Which leads me nicely to where the Giles quote, or something very similar to it comes to mind. Keeping in mind Padraig Beggy’s seemingly go-to self depreciation when he has partnered a winner that “When you’re riding one of Aidan’s you always have a chance”. Another way of saying the same thing would be to imply that an observer and/perspective punter would do very well to take each horse on its own merits.

A noble notion indeed, but one which all too greatly underplays the part played by the equine hero’s human driver. That was never more relevant than in the case of Beggy’s remarkable Derby double. His deliveries of both Wings Of Eagles and Sovereign were so fundamentally different that less attuned onlooker could be forgiven for questioning whether the same rider would be possessed of such versatility and nous to deliver two conveyances of such contrasting components.

Twice as nice: Padraig makes it Derby victories in consecutive seasons.

Doubtless, few will find it surprising what follows hereafter, but it’ll be given a spin out anyway. To observe Padraig’s pair of polarised perfect performances was to be reminded firstly that there are many different ways of winning.

And secondly to glory in the local man’s garnering of two of the biggest prizes in world racing by deploying tactics that were so diverse it would be like letting Barney Gumble lead a prayer group and Ned Flanders own a nightclub, was to be beamed back to another era.

One that’s actually not that long ago in a literal sense, but in today’s confused, cautious world seems like eons ago.

Padraig’s patient, almost sleepy navigation of Wings Of Eagles around Tattenham Corner and on to one of the most unlikely of victories ever witnessed in any race, let alone a Classic, bore all the hallmarks of a certain other Meath rider who should’ve patented finishes liable to send a viewer into cardiac arrest. Think Christmas Hurdle, Kempton, 2004.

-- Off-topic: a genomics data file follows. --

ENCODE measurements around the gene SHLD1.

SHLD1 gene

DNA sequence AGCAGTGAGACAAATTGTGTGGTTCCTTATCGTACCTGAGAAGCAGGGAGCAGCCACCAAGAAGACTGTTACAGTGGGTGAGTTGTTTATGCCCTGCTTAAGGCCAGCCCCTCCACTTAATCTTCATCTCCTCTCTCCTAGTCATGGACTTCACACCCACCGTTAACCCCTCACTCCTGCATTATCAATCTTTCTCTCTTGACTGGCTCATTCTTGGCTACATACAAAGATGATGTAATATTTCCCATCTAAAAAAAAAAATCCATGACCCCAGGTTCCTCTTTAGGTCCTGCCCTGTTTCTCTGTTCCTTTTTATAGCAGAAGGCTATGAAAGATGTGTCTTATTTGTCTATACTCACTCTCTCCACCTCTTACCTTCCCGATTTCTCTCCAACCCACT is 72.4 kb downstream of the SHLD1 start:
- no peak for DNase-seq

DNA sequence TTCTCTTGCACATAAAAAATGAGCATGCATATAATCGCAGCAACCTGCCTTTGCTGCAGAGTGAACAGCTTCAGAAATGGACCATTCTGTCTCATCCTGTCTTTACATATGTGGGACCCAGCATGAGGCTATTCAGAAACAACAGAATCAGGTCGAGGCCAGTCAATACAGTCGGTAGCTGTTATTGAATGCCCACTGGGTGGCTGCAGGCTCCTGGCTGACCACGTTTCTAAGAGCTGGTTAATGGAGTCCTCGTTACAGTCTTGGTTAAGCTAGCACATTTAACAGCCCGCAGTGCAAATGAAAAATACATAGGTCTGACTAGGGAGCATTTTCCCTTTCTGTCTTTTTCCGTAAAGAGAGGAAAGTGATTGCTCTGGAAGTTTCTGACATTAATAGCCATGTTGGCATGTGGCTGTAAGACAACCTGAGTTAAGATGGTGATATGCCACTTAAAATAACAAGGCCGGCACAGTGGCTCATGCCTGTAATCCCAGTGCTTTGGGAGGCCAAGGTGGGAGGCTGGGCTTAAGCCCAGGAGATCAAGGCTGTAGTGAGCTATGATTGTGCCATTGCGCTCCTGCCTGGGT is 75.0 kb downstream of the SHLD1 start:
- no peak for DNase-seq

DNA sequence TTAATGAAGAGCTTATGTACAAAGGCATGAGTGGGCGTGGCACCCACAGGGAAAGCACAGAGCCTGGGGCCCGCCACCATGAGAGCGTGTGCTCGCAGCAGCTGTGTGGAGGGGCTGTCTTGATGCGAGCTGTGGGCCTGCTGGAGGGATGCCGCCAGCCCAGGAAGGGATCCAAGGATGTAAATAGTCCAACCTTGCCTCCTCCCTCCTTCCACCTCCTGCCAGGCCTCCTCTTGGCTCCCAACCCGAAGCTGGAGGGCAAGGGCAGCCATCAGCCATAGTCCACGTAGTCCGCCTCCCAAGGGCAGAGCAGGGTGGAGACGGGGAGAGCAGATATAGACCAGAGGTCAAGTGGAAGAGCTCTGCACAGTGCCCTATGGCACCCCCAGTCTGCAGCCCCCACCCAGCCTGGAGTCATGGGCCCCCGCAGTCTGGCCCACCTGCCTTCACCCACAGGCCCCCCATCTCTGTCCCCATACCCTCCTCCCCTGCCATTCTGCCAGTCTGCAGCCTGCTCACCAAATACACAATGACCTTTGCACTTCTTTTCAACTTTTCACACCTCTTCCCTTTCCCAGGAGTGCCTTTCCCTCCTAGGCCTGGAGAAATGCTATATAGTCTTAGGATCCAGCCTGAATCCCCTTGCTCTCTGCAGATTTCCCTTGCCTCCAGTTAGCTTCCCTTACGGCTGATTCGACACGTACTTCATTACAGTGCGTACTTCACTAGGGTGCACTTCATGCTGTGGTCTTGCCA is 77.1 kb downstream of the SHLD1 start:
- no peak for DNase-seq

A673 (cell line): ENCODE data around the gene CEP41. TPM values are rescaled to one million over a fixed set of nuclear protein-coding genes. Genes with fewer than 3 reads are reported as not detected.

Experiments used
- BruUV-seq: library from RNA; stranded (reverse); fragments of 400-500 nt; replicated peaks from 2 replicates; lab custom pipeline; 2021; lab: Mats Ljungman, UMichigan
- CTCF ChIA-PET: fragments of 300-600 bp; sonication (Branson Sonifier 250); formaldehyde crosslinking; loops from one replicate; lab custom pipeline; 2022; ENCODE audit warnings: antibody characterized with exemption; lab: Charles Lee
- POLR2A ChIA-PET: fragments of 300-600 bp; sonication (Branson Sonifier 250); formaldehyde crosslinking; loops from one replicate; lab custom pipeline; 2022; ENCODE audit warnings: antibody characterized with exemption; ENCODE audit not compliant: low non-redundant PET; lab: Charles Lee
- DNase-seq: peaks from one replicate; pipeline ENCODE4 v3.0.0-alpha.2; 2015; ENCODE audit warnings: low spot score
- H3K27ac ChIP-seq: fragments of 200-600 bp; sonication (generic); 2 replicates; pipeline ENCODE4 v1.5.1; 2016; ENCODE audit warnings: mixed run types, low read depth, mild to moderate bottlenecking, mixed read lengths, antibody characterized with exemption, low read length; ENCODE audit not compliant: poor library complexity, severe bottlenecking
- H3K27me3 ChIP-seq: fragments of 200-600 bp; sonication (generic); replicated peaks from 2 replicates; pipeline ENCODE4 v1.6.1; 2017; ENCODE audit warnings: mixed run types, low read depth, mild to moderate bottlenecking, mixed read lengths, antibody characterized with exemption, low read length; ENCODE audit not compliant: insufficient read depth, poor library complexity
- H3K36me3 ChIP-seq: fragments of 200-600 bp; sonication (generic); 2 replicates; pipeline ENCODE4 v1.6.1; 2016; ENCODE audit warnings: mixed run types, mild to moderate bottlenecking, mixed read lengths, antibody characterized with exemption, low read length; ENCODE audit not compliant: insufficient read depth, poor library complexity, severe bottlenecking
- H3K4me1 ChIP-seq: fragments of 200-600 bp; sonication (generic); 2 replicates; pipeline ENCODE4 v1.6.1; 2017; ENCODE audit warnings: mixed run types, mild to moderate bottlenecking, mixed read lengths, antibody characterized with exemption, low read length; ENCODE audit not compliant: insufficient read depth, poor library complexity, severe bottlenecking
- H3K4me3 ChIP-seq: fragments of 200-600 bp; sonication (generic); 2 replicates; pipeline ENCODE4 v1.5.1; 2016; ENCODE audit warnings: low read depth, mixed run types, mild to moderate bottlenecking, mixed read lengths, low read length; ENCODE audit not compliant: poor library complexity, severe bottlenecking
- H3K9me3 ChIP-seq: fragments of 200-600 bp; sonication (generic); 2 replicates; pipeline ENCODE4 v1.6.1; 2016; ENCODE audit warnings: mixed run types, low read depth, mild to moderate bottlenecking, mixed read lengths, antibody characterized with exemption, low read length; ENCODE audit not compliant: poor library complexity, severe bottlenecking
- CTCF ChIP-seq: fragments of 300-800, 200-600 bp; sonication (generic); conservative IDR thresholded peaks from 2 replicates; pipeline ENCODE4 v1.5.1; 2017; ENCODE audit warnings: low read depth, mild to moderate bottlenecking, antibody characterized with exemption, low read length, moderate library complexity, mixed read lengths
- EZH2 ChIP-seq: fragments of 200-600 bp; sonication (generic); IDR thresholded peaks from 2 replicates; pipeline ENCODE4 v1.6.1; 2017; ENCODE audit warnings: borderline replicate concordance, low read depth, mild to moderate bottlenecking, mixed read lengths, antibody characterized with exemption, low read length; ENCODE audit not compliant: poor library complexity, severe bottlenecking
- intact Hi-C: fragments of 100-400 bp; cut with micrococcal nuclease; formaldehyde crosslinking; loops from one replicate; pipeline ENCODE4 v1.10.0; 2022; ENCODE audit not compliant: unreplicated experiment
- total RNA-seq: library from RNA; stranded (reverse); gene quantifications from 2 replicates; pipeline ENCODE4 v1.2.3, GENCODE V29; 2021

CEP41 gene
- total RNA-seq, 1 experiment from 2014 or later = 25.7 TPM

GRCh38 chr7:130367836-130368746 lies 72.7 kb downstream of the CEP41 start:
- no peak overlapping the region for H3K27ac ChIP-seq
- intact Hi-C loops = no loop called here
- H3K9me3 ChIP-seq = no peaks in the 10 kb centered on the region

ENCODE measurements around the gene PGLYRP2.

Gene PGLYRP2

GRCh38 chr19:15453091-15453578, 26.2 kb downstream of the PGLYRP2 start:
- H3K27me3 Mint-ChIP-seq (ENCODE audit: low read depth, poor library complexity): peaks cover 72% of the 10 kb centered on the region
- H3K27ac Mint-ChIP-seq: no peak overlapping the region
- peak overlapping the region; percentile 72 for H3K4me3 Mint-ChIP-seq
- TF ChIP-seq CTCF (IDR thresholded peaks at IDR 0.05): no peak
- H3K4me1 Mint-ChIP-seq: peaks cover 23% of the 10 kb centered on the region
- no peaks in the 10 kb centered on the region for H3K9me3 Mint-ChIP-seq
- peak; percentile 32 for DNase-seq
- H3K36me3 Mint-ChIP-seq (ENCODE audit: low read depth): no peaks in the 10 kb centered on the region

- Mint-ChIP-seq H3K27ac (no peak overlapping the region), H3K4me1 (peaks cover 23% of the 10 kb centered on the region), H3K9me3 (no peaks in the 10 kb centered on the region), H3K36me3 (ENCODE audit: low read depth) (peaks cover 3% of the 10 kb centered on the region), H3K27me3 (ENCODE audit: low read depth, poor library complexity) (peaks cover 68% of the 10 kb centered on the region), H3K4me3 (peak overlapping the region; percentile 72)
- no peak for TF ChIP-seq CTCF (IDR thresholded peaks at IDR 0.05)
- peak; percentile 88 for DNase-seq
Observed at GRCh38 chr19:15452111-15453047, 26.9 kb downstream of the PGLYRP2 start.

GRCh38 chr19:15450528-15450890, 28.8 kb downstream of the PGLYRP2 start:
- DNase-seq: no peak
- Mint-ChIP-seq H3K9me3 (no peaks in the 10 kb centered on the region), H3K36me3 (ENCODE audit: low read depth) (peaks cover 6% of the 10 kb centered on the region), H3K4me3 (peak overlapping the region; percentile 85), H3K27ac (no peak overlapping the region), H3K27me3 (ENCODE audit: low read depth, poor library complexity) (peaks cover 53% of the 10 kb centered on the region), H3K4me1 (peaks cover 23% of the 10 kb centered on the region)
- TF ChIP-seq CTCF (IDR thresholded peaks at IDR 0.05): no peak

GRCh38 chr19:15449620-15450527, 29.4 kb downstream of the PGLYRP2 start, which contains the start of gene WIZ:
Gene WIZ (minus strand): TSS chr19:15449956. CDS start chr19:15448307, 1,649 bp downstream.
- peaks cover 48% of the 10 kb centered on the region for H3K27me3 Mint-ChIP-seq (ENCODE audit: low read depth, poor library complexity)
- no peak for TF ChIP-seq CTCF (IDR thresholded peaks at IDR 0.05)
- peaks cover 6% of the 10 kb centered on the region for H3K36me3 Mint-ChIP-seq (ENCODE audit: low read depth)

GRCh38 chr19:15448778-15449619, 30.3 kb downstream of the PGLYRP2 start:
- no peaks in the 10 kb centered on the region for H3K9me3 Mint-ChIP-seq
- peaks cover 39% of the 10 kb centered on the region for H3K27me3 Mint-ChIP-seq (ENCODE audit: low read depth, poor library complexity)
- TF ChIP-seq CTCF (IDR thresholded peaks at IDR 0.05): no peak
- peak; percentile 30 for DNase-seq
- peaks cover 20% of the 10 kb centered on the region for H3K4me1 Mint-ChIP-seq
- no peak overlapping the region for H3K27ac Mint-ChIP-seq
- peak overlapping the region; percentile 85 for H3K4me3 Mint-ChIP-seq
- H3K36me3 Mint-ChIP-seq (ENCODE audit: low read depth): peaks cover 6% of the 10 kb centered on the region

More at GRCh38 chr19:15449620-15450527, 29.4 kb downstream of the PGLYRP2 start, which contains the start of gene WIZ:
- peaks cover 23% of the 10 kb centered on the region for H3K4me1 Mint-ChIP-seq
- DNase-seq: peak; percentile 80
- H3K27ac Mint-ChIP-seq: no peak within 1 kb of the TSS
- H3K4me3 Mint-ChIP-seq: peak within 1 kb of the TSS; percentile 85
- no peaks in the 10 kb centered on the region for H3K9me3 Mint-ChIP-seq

Reference was made earlier to what must be white hot competition within the Ballydoyle staff for race mounts. So, the fact that Padraig regularly gets legged up in some of the world’s most prestigious races must count as the greatest seal of approval any jockey could wish for.

Mind you, the self promotion of his own didn’t work out too bad either! If you were going to win one race a season, the Epsom Derby and the Irish equivalent at The Curragh aren’t a bad brace to put yourself in the shop window.

Displaying a tactical acumen which enabled him to completely flip flop from the plan which worked so well on the Downs represents another sizable deposit on the credit side.

For, you see, if Padraig’s ride on Wings Of Eagles was reminiscent of the best of Harchibald, the barnstorming manner in which Sovereign turned the Curragh showpiece into a procession on a par with the recently retired Un De Sceaux in his pomp under Ruby.

Gut feeling, and, thankfully general wisdom appears to be that, if there is to be any sport salvaged for the remainder of the year, horse racing may well be the flag bearer.

If such does turn out to be the case, don’t be surprised if Beggy bags another big one!